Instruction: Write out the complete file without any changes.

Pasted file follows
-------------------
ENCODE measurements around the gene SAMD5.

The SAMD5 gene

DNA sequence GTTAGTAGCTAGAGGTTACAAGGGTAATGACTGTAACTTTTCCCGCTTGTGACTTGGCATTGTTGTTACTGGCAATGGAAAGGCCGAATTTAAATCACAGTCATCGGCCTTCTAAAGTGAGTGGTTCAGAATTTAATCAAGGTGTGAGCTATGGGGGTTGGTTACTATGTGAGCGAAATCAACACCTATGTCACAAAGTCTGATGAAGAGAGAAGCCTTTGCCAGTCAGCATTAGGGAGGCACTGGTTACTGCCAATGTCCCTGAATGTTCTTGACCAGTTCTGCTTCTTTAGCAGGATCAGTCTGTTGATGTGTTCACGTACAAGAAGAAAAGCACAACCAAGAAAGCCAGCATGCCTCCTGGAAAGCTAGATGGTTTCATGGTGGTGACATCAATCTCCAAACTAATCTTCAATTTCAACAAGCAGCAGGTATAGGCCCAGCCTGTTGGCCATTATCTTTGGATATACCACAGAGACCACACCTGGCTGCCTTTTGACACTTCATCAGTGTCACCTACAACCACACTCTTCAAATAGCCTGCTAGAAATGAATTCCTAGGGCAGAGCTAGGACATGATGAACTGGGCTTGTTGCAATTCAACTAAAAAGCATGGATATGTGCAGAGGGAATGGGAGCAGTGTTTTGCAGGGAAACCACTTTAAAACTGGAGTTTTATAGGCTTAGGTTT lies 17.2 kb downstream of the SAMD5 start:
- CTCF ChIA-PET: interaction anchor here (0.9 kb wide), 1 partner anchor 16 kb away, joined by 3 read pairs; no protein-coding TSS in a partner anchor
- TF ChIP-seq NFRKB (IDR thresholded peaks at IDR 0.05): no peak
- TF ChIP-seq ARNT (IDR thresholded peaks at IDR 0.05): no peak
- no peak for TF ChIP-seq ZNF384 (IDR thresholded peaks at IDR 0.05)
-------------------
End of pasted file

ENCODE measurements around the gene SAMD5.

The SAMD5 gene

DNA sequence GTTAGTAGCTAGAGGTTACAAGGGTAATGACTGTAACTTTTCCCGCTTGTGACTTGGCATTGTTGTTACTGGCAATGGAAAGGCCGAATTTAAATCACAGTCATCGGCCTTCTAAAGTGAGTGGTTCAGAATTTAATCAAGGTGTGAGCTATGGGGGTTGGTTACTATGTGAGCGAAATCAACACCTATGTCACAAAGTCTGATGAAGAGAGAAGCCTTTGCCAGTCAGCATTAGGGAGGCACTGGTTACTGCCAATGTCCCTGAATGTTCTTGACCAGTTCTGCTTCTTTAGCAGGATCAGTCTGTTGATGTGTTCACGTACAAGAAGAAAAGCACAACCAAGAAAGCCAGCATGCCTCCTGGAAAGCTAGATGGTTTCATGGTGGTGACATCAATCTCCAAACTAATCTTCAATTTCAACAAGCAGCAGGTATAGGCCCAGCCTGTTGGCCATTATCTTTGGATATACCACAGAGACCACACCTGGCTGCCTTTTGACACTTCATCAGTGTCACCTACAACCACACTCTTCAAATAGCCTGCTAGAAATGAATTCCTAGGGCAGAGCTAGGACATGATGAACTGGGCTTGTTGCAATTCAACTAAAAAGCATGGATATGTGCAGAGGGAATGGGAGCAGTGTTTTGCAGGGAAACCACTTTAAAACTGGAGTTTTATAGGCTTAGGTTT lies 17.2 kb downstream of the SAMD5 start:
- CTCF ChIA-PET: interaction anchor here (0.9 kb wide), 1 partner anchor 16 kb away, joined by 3 read pairs; no protein-coding TSS in a partner anchor
- TF ChIP-seq NFRKB (IDR thresholded peaks at IDR 0.05): no peak
- TF ChIP-seq ARNT (IDR thresholded peaks at IDR 0.05): no peak
- no peak for TF ChIP-seq ZNF384 (IDR thresholded peaks at IDR 0.05)